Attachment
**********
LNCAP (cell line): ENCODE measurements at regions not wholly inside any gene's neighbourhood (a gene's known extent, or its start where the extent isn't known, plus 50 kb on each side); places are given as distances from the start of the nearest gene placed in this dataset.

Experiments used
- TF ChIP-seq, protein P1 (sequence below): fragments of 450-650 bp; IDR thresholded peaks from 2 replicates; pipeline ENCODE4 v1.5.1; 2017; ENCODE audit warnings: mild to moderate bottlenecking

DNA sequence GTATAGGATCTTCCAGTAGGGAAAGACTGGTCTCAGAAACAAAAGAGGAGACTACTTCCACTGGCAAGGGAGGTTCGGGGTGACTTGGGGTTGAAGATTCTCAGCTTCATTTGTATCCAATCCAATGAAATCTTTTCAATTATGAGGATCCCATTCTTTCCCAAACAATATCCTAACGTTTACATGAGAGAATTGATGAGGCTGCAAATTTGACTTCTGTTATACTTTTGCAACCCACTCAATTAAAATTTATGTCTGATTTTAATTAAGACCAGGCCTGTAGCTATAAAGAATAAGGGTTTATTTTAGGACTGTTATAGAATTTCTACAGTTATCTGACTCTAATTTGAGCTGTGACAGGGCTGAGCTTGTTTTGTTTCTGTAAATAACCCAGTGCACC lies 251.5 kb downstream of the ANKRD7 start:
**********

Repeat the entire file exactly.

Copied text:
LNCAP (cell line): ENCODE measurements at regions not wholly inside any gene's neighbourhood (a gene's known extent, or its start where the extent isn't known, plus 50 kb on each side); places are given as distances from the start of the nearest gene placed in this dataset.

Experiments used
- TF ChIP-seq, protein P1 (sequence below): fragments of 450-650 bp; IDR thresholded peaks from 2 replicates; pipeline ENCODE4 v1.5.1; 2017; ENCODE audit warnings: mild to moderate bottlenecking

DNA sequence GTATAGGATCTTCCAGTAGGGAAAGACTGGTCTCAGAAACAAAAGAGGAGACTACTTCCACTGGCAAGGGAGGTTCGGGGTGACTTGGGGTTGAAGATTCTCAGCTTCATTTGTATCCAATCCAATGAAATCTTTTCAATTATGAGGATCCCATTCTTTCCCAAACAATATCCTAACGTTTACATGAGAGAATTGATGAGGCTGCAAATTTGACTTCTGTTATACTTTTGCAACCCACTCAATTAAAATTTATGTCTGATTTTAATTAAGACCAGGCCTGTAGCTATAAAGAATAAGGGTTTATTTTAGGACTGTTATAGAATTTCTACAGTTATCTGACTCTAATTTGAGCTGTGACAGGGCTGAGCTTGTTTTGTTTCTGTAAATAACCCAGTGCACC lies 251.5 kb downstream of the ANKRD7 start: